Themistocles (I used to have a cat with that name)
If the non-working spouse does not have at least 40 qualifying quarters of work subject to SS tax, than her (I’ll assume for this it is a ‘her’, although this could be a ‘he’) benefit will be a spousal benefit, which will be a max of 50% of the working spouse’s PIA (the amount he’d get had he begun benefits in the month he attained his FRA) if she begins benefits in the month of her FRA. If she begins before this, the max 50% amount will be reduced by 25/32% per month up to 36 months begun early, and then 5/12% per month for months begun earlier than that. Note, the working spouse must begin benefits before the spouse is eligible for a spousal benefit (note: this is not true in a divorce where they were married at least 10 years).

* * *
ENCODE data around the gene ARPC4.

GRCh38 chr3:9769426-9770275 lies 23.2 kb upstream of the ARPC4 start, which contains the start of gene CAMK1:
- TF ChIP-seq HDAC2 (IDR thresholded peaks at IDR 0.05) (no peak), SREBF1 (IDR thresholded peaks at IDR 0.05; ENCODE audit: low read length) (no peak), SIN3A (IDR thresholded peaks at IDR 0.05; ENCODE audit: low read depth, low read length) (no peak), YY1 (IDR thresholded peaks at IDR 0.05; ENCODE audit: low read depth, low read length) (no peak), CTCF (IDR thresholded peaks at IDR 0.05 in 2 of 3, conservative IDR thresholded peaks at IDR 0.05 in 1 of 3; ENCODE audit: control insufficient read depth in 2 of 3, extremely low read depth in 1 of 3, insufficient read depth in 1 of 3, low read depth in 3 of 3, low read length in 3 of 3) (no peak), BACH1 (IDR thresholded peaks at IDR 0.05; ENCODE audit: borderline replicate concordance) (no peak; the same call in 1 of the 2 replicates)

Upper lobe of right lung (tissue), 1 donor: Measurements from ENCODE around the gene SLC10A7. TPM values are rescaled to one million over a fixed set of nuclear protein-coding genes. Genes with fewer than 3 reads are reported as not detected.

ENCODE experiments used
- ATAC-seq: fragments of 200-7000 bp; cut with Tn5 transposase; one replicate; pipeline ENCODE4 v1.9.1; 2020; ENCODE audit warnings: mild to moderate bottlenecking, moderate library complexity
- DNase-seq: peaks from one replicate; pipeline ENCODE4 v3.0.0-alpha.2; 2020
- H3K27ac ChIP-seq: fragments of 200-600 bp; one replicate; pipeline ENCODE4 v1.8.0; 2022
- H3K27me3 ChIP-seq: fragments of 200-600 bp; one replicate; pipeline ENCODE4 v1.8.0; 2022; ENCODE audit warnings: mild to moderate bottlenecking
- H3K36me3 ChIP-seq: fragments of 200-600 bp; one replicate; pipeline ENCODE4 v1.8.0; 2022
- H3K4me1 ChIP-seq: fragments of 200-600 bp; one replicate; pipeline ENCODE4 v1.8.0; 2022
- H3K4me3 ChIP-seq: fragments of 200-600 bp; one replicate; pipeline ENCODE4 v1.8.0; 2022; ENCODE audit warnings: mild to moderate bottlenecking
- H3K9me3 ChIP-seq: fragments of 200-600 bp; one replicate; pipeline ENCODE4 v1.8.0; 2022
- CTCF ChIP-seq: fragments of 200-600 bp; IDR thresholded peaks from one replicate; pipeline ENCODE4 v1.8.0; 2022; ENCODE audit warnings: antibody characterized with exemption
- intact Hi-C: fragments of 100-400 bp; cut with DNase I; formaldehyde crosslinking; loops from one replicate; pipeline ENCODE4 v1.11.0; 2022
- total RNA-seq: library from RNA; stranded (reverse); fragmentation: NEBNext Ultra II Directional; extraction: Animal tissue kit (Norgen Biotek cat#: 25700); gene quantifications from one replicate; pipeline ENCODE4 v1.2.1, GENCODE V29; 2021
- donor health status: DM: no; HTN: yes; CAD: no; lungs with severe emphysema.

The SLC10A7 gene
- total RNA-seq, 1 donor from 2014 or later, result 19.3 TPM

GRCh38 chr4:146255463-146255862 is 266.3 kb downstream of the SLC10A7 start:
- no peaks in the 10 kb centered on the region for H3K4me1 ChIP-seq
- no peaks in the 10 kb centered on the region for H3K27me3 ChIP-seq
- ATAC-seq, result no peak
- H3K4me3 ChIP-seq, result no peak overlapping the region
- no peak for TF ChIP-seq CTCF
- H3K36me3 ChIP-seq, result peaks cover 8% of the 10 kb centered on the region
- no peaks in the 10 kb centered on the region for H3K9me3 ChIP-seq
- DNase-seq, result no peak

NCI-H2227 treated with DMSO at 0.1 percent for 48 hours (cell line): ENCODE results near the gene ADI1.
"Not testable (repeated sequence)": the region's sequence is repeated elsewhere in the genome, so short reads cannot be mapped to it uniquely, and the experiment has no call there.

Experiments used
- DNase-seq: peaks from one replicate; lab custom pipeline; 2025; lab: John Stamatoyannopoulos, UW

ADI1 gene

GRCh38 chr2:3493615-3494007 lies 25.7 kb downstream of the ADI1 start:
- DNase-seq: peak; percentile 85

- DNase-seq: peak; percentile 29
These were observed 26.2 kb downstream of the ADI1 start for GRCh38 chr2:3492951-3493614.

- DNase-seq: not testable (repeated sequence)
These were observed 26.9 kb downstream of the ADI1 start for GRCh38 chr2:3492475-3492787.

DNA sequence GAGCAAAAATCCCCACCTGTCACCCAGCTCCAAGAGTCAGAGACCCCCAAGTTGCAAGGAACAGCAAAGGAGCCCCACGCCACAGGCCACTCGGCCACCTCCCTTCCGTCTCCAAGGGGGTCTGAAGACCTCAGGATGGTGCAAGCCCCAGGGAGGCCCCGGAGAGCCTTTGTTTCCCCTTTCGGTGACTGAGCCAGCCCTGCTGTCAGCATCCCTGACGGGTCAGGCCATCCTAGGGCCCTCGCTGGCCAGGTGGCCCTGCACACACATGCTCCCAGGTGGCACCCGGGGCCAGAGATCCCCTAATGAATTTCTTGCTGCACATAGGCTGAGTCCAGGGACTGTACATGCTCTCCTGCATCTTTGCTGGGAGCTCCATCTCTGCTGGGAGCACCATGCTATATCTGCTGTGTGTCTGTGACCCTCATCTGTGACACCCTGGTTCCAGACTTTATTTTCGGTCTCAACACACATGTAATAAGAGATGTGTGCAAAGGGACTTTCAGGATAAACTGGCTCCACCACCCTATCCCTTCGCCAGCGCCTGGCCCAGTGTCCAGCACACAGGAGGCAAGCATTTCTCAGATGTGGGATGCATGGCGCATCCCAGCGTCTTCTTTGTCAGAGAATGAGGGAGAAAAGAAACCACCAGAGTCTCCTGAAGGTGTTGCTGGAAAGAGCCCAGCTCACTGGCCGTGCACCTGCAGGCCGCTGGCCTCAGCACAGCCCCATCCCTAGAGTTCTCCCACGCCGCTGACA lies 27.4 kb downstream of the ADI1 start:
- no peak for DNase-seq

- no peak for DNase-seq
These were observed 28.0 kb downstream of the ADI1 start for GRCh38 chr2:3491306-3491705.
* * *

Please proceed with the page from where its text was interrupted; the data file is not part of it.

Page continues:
Survivor benefits are a bit different and a bit too complicated to go into all possible situations here. Suffice to say, if the surviving spouse begins survivorship benefits prior to her FRA, they will be reduced just as they are in the above example. The one important actuarial difference is the survivorship benefits do not accrue delayed retirement credits (8%/yr) if the survivor waits to begin the survivorship benefit past her FRA.